Confit Duck Legs

Those who've been following the last few projects can probably see where this will end up. I've made Ventrèche, a Gascon bacon, along with Toulouse Sausage. Now I'm making Confit Duck. It don't take a genius to work out that sooner or later there'll be a recipe for Cassoulet!

There's method in my madness, but you've got to go back to just before Christmas before it becomes clear (well as clear as mud!). You see, it started with some ducks!

Let me explain - I know that I pride myself on supporting local food producers, but when just before Christmas I saw this:

Cheap Duck

Well really, what would you do? I'm no hero, I did the same! So now we've got a freezer full of ducks.

All that was left for me to do was convince Pauline to eat them!

I thought I'd take a two pronged approach - serving just the breast at one meal and the confit leg in a cassoulet at another. We've had tinned cassoulet in France so she's used to it. It would just be the inclusion of duck that would be new as it doesn't feature in products at the cheaper end of the range. (Blimey, I've just looked a tinned cassoulet online - some of it's over a tenner a time!) Anyway, back to the duck. I cut it into pieces:

Jointed Ducks

Then salted the legs overnight with garlic, thyme, and 2gm sea salt per 100gm of meat.

The duck curing in salt, thyme and garlic

In the meantime I roasted the duck carcass to render it's fat.

Duck fat

It was this, along with some bought duck fat, that the duck (after it had been rinsed of the herbs and salt) was cooked in the following day. I shall try and avoid buying duck fat in future; it's dearer than the duck! Anyway, the legs sat submerged in the fat at 100°C for about 4 hours. I'm now storing it for a few days 'to mature' before I use it for cassoulet.

Confit of duck legs

And, the breasts? Well, this snapshot doesn't do justice to the duck with cherry sauce looking, as it does, like a dog's dinner:

Duck breast with cherry sauce

It tasted superb though.


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Lomo embuchado

It seems an age since I started this last batch of cures, although it's only just over 6 weeks - not long when air drying meat. However, the Lomo that was cased for drying in late February, dried more quickly that I expected and has been ready for a while.

Lomo

To recap, I started by cutting the 'eye' from a loin of pork (It's the meaty bit that you get in a pork chop!):

Pork Loin for Lomo

It was dry cured in a vacuum bag with Spanish smoked paprika, black pepper and garlic for a couple of weeks:

Pork Loin Curing

The cured Lomo was rinsed and then dried overnight in the fridge...

The Lomo after curing

...before being cased in a large collagen casing and tied:

The Lomo after curing

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Pancetta de Thurlaston

Doh! I left the pancetta to dry far more than I'd intended. It doesn't need to dry nearly as much when it's for cooking as it does for eating uncooked.

Flat Pancetta Stessa

It was left until it had lost 35% of its starting weight. 20 - 25% would have been plenty. Oh well, never mind. The taste'll be all the better for it.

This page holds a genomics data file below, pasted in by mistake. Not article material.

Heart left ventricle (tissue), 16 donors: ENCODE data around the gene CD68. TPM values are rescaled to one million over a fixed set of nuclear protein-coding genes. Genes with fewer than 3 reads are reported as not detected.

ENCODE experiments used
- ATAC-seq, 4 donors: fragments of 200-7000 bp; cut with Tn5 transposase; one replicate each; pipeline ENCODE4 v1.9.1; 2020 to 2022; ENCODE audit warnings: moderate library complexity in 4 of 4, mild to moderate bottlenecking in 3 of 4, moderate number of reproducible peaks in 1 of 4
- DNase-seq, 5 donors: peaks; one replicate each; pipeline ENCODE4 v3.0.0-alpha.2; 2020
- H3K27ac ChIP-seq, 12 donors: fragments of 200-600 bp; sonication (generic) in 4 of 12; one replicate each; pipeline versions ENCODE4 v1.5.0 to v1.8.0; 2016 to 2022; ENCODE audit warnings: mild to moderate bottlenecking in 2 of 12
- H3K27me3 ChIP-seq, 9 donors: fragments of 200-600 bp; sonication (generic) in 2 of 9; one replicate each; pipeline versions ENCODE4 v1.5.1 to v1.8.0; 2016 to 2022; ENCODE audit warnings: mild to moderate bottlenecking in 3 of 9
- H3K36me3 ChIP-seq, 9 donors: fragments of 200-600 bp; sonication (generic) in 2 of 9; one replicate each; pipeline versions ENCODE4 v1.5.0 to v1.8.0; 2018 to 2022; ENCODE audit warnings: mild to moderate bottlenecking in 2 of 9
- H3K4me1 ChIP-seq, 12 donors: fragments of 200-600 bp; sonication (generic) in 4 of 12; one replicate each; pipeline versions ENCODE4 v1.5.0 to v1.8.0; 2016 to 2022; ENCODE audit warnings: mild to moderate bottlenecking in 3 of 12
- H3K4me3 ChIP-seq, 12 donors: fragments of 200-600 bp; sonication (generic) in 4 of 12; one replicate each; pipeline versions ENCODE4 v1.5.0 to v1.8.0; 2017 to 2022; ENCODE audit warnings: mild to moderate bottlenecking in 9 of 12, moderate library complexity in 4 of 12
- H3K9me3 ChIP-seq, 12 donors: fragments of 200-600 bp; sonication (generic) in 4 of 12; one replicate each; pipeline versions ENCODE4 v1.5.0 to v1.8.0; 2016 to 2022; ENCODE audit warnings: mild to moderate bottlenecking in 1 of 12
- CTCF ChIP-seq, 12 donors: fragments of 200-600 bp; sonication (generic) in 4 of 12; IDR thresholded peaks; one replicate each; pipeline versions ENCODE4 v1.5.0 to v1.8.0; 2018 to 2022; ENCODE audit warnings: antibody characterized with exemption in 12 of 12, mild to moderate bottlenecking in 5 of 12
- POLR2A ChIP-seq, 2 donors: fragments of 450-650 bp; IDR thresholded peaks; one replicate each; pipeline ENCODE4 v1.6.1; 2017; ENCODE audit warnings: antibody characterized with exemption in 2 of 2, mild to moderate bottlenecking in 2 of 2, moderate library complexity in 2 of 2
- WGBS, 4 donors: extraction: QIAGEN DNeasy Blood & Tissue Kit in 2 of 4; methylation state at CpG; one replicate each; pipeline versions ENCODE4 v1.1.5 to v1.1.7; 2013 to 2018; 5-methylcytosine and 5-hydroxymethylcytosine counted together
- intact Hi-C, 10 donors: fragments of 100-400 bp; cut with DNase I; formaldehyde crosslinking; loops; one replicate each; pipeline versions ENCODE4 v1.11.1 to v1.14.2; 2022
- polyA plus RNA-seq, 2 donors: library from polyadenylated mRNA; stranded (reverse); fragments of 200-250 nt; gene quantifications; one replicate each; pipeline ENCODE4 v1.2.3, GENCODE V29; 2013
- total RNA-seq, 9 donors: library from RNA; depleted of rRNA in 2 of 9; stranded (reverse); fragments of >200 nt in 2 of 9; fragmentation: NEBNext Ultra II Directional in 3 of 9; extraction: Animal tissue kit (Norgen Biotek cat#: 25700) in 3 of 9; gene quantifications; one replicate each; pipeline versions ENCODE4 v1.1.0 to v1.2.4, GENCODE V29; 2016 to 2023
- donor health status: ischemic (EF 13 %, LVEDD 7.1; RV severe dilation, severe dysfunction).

This was made to the previous Pancetta di Thurlaston recipe except that I had no juniper to hand.

I've sliced some of it thinly for wrapping things like chicken breasts, other pieces have been cut into chunks for putting into casseroles and bean dishes. I'll write more about these in due course.


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Melton Hunt Beef

Melton Hunt Beef

Here's a picture of some of the rump that I cooked this week - rather appropriate given that it's St Patrick's Day. The story behind it though is less simple...

Late last year I came across a book on Google that I just had to have a look at; I ask you, who could not have a nosey at a book published in London 1864 with the catchy title of: "The Art and Mystery of Curing, Preserving and Potting all kinds of Meat, Game and Fish; and also the Art of Pickling and the Preservation of Fruits and Vegetables. Adapted as well for the wholesale dealer as all housekeepers."?

The Art and Mystery of Curing Book Cover

What caught my eye was a recipe for 'Melton Hunt Beef', a dish that in 50 (or so) years of living in Leicestershire, had eluded me. It warranted further investigation. After a quick online search for answers a phone call to Mr Melton Pork Pie, Steven Hallam, got me in touch with Dr Matthew O'Callaghan who kindly shared his own hunt beef recipe that appeared in a 1920's copy of the Farmers' Weekly magazine and was said to be from even earlier in 1845. He says that it is the traditional dish in Melton Mowbray and district for Plough Monday which he tells me is the Monday on or after 17th January.

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Cider Ham

Continuing the updates on the cures started in early February, the Cider Ham has now been cooked and sliced:

Sliced Cider Ham

This cure started with the gift of some cider from Mark at Rockingham Forest Cider. To do this craft product justice I felt that a brine immersion cure was called for - none of your injection cured shortcuts for this ham!

A recipe was formulated using quite a high level of cider and with nice warm spice overtones, the spices you'd put in mulled cider or wine: cloves, juniper, cinnamon, allspice and coriander. A nice golden Demerara sugar was used for sweetness.

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The First Great British Mustard Bash

The Mustard bash

The First Great British Mustard Bash takes place at Scalford Hall, near Melton Mowbray on March 12th. Scalford Hall is the former home of Colonel Colman, founder of Colman's Mustard, so is a most appropriate venue.

Entry is only a fiver (£5) per car so super value. For more information see: www.mustardbash.co.uk